As the performance expectations of directors of charities have become more onerous in the past 20 years, I think a strong case can be made for some standard of “reasonable” compensation to directors but there doesn’t seem to be much willingness to advocate for this or even discuss it. A case can equally be made that paying directors of business corporations has not resulted in better governance in the private sector.

    It’s a really interesting question. I am hoping that someone has done some serious research on this, but I suspect that there won’t be much. Compensating directors of charities for their service is generally prohibited or at least frowned upon. I believe that some charitable trusts pay directors for their service. I don’t know about hospitals.
    Non-charitable non-profits like trade associations sometimes compensate their directors.

    I would love to know if payment would make a difference in the willingness of directors to treat their responsibilities more seriously.


  2. Karl Wilding Karl Wilding says:

    And I got this reply from Chris Cornforth,a governance specialist at the OU:

    If you put payment of trustees into Google scholar you get very few returns. The most promising is The Case for Non-governing Directors in Not-for-profit Companies – Journal of Corporate Law Studies, 2010 –

    On the legal issues surrounding the payment of trustees of charitable companies, see P Luxton, The Law of Charities (Oxford University Press, 2001),370-9. Also see M Klausner and J Small, Failing to Govern?: The Disconnect Between Theory and Reality in Nonprofit Boards, and How to Fix It

    My impression is that little serious research has been done on the issue. As you probably know many English housing associations now pay trustees, so you could also search on housing associations.

  3. Karl Wilding Karl Wilding says:

    Some more responses:

    DSC’s Ben Wittenberg asks who would set the salaries, or judge performance? A good question, particularly given the criticism over the role of private sector remuneration committees.

    Involve’s Simon Burrall reckons it might be justified on the grounds of widening access and increasing diversity, particularly for the low-paid. For me, that’s the most convincing argument I’ve heard. Julia Unwn makes a similar argument in relation to Housing Associations, arguing that poorer people lose more money when they act as a trustee.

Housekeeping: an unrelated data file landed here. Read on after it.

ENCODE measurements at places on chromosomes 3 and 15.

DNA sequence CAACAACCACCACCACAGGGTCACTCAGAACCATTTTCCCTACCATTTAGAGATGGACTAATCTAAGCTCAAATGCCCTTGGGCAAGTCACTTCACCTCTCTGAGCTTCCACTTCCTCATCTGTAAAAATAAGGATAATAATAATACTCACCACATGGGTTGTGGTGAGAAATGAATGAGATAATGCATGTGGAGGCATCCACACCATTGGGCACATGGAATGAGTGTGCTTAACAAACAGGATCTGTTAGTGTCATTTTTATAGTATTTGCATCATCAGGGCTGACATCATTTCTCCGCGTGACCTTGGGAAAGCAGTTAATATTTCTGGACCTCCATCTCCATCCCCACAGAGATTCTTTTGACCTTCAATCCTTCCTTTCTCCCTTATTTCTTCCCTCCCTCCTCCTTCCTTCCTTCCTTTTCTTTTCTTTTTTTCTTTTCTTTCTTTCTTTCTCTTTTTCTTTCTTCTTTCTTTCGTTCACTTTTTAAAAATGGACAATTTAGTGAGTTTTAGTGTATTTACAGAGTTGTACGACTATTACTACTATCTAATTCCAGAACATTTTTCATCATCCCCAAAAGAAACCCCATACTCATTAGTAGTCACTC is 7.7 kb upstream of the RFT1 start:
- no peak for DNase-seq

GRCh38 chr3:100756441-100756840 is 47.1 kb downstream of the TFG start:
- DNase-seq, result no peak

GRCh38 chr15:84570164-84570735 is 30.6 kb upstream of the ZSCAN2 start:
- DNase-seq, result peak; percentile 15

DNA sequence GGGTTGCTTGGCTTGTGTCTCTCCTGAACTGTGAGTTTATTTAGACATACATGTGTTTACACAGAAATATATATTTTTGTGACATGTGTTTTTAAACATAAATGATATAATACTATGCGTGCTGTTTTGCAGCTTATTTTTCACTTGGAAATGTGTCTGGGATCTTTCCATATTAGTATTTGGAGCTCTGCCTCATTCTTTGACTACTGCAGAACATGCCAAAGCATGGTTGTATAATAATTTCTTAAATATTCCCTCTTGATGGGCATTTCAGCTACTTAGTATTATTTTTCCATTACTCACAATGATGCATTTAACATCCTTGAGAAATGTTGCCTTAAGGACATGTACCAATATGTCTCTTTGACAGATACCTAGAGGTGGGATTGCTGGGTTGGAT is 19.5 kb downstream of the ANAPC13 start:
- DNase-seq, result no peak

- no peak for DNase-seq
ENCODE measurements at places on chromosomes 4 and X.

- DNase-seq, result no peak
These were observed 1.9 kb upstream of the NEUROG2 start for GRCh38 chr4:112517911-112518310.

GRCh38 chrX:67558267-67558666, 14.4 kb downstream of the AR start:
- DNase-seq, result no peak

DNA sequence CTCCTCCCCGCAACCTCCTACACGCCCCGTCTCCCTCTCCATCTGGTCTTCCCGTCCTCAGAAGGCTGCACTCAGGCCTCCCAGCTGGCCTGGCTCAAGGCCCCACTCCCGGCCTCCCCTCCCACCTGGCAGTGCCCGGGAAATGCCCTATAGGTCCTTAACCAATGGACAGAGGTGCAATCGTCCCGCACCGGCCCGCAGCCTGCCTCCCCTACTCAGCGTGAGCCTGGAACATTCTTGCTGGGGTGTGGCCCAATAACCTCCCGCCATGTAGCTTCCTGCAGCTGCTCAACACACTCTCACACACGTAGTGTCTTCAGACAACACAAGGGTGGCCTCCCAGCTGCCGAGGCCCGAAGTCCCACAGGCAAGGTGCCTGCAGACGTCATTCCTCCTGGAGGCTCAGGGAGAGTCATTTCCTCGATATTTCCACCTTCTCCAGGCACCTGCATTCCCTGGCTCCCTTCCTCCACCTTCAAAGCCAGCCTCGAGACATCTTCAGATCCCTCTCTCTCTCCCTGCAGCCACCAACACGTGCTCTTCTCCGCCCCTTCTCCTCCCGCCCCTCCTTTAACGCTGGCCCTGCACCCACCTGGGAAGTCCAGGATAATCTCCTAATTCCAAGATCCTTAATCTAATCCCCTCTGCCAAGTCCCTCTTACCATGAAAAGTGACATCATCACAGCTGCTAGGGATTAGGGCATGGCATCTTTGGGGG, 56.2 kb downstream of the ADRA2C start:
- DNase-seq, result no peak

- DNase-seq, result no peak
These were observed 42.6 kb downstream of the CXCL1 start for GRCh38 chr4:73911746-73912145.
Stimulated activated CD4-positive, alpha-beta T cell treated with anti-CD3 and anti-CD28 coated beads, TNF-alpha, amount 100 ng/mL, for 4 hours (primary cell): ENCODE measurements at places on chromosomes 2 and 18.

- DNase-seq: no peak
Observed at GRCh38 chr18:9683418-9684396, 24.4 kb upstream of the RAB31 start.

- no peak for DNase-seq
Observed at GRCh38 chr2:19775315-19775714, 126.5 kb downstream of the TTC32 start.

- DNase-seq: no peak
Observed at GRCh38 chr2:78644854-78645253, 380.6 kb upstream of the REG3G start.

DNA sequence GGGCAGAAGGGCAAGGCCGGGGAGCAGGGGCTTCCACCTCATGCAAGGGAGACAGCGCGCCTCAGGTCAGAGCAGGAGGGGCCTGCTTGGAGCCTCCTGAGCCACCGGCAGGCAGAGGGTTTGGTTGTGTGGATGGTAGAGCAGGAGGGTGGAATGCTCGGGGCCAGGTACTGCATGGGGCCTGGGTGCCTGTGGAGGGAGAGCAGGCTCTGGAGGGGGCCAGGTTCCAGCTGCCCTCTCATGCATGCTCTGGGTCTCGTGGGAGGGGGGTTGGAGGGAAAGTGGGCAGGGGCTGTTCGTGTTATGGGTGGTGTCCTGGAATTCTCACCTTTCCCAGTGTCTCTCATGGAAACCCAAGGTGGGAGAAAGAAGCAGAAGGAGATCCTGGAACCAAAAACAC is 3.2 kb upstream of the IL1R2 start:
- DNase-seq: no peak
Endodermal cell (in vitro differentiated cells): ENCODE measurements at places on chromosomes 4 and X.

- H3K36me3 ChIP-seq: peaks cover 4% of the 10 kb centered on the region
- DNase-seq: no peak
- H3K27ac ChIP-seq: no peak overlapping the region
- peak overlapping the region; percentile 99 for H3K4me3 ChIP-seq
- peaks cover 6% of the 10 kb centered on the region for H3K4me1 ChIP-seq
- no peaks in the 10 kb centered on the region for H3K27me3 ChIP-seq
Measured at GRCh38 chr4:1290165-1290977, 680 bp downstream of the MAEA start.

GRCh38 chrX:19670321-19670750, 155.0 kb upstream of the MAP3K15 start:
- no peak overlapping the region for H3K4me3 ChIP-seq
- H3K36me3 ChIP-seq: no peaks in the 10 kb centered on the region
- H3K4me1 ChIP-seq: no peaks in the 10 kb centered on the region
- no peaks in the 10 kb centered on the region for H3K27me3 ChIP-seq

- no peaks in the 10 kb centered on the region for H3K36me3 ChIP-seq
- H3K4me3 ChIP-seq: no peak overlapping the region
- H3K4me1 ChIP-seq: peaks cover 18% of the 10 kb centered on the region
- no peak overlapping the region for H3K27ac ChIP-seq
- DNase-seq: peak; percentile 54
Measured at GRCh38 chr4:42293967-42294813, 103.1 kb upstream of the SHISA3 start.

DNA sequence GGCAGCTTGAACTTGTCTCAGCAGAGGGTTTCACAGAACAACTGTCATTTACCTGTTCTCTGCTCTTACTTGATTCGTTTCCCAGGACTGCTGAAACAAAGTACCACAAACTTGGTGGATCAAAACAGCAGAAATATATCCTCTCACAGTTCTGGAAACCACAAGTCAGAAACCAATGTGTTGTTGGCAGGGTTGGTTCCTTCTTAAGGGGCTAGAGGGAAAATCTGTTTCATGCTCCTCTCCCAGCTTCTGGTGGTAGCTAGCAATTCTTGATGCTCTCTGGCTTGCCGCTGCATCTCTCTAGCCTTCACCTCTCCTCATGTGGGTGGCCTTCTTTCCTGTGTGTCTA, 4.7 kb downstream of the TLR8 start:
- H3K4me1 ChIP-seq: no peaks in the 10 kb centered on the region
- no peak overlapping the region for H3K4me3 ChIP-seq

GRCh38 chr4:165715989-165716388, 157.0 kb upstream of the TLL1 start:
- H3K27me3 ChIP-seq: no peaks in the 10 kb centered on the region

The more I think about this, the more I come to the conclusion that if paying trustees is the solution, then what’s the problem? Not enough trustees? Ineffective governance?

  4. Karl Wilding Karl Wilding says:

    Dave Renz from Midwest Center for Nonprofit Leadership in Kansas has highlighted this report by Francie Ostrower and published by the Urban Institute: Nonprofit Governance In The United States:
    Findings on Performance and Accountability from the First National Representative Study (Union Institute 2007).

    This is a representative study of over 5,000 nonprofit boards in the US: page 11 states (with my emphasis in bold)

    “Nonprofits in our study rarely reported compensating board members-only 2 percent did so. The percent is higher among larger nonprofits, reaching a high of 10 percent among nonprofits with over $40 million in expenses. The propensity to compensate was also higher among health organizations (4 percent) than nonprofits in other fields (2 percent). Bear in mind that this study was confined to public charities and does not include private foundations (which more often compensate).

    Although the percentage is so small, these data offered an opportunity to explore the possible impact of compensation on boards. We generally found no indication that compensating trustees promotes higher levels of board engagement. Boards that compensate were not more or less likely to be actively engaged in financial oversight, setting policy, planning, monitoring programs, or evaluating the CEO/executive director. They were no more or less likely to evaluate whether the organization is achieving its goals at least every two years. Compensation was negatively associated with levels of board activity in fundraising, community relations, and educating the public about the organization and its mission. Boards that compensate were more likely to be active to try and influence public policy, but this relationship disappears with controls for other variables. However, compensation was positively associated with attendance at board meetings, and this relationship held even after controls for other variables.